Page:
As we devote ourselves to the higher calling of serving our country as president and vice-president, this is the reason we will choose to remain independent, or without party. We believe that whoever runs and serves as president or vice-president should not be member of a single party. Our party should be the Filipino people. And we should be loyal not only to liberals, nationalists, or other party members, but to every Filipino.

Our party is the Philippines, and the members of our party are the Filipino people.

We will work together and unite in our mission, and this is the only way for us to equally serve and listen to every Filipino, whether they voted for us or not, whether they support us or not.

The book of Philippine history is far from finished. However, does every sentence in our country’s story need to be finished with a period?

For me, every sentence in our history should end, not with a period, but with an exclamation mark. Nowadays, “good enough” is not good enough! If we truly desire progress, we cannot be lazy. We cannot have a slow government.

We must raise the quality of government service. We must work together and help one another to forge into reality our collective dream of a progressive, developed, orderly, and happy nation, where justice prevails and peace reigns! A country where every Filipino is treated equally, where no one is left behind.

I am Chiz Escudero, a Filipino, a son, husband, father, and a Bicolano public servant. With the grace of God and the Blessed Mother, I humbly offer myself to the mission of serving as your vice president … as the vice president of our country.

Long live the Filipino people!/MP

By ODON S. BANDIOLAWhen I am emotionally down with the passing away of someone, that would mean he or she is my close relative. He/She maybe someone so close to me as a friend, a colleague in the profession, or someone working with or working for me in an organization.

To heal and fill my emptiness and the sorrow it brought me with his/her passing, I resort to scribbling notes of my fond memories of her/his person.

Why do I scribble notes for Mai-mai in the immediate aftermath of her passing? It only means she is special to me as she is very special to anyone else in the entire SP family.

Why, Mai? Why do you have to leave us this early, at a very crucial and critical months when the SP family is too loaded enough as the year winds up with marathon legislative actions bannered by our review of Aklan’s 2016 annual budgets?

In your sickbed at the hospital suite, on September 13, 2015, in the morning, you sent me a text message which runs this way:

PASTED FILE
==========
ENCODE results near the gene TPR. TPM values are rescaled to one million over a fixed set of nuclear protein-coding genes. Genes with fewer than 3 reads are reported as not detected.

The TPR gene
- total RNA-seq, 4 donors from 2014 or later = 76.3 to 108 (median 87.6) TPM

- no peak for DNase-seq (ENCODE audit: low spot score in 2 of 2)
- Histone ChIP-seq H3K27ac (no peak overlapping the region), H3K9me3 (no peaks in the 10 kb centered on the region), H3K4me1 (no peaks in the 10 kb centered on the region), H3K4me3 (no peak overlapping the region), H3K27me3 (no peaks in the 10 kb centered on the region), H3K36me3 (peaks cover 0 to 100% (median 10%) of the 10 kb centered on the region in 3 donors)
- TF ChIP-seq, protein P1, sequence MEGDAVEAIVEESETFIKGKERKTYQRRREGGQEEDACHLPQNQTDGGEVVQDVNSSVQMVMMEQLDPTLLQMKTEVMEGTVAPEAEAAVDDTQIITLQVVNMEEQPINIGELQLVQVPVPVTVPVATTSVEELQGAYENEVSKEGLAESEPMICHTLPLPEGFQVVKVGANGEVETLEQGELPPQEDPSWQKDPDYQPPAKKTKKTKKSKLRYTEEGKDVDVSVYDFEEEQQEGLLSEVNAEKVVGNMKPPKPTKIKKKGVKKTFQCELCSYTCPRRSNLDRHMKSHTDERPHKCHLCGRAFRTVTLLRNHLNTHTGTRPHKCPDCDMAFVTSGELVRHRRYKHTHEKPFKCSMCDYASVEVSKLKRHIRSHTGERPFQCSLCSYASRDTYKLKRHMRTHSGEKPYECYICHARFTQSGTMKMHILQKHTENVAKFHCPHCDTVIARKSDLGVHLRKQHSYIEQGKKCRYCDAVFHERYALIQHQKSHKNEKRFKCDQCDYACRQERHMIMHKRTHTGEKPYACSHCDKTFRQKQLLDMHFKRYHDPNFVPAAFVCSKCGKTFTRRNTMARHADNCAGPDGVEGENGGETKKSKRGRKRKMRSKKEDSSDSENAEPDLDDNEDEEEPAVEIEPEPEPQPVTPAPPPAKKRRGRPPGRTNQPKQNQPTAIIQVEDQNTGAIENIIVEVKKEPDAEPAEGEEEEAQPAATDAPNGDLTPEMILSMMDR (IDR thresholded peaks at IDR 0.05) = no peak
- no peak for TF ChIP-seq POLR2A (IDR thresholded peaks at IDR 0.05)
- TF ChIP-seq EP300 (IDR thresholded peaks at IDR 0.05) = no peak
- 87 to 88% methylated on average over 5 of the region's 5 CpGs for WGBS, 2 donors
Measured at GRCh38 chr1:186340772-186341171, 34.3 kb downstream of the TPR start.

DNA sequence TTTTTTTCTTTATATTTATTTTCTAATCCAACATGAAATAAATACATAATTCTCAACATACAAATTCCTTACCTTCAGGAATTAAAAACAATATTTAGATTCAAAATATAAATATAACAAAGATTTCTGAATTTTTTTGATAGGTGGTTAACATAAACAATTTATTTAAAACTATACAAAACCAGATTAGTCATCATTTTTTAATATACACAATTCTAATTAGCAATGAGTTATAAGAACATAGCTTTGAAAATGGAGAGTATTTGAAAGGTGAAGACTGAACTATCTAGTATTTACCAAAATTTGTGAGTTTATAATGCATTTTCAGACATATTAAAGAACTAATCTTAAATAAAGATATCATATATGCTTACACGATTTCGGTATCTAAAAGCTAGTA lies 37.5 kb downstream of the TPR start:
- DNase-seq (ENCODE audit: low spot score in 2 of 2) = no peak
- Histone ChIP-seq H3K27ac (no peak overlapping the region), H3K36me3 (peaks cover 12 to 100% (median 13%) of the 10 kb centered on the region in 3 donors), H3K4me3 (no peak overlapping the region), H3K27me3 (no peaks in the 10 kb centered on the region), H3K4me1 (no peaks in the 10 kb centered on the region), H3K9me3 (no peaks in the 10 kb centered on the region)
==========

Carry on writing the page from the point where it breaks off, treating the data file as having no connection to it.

“Hi guys, gud am, leave lang anay ko dis whole week, sked of chemo ko is on Friday, Wel go der on Thursday, 2 kinds of chemo were presented to us, we’v chosen the one dat wud be just for 3 hours, the oder 1 wud require confinement 4-3 days, d dr. sed, mas mapag on tag ginpili namon though ms mahae, 6 sessions ro require but my case nga 3 sessions paeang man kuno my improvement na every month chemo  ko,. 42Kk each.Tnx so much guys for all your help. God Bless us all!

I replied:

Ok mai, you have all our prayers. Get well soon Mai! We love you”
She replied:

“thanks so much sir (with 3 hearts symbol-meaning love, love, love)

I replied:

“Ingatmai! For sure, I will be missing my kindest, most respectful and pliant staff”

She replied:

“ ahaysi sir, ur making me cry…I’ll be back sir, alive and kicking… na mi miss ko na ang work sa opis sir and all of u.

I replied:

Cge Mai!

Finally, she replied:

“Ok sir, see u d soonest”

Her chemo sessions did not materialize. She lingers in her hospital bed in the DRSTMH. And, “the soonest to see me” never materialized until her death because I refrained from seeing her in the hospital for fear of instead comforting her, fear maybe sown on her with my anticipated “ Good Friday” face facing her.

I do not know if Maimai had excused me for not visiting her in her hospital suite. Three days before her scheduled operation on Thursday, October 8. I had dreamt of her, the bizarre way, at dawn of Monday, Oct. 5. In that dream, I was pondering over her work station cubicle on what work I wanted her to work on! She was not there, but suddenly I saw her towards the office door about to exit. Before I can talk to her, she told me, “Sir, indi eot a kita magkilita pa”.

By then, she is being prepared for her second operation. By then, I was already entertaining to the reality of what she said in my dream, a dream like real, entering my third sense while asleep and wake up to it after she said, “Sir, indi eot.a kita magkilita, I had the gut feel that removing a 2-kilo tumor from her body can take a heavy toll on her fragile body, And that was it!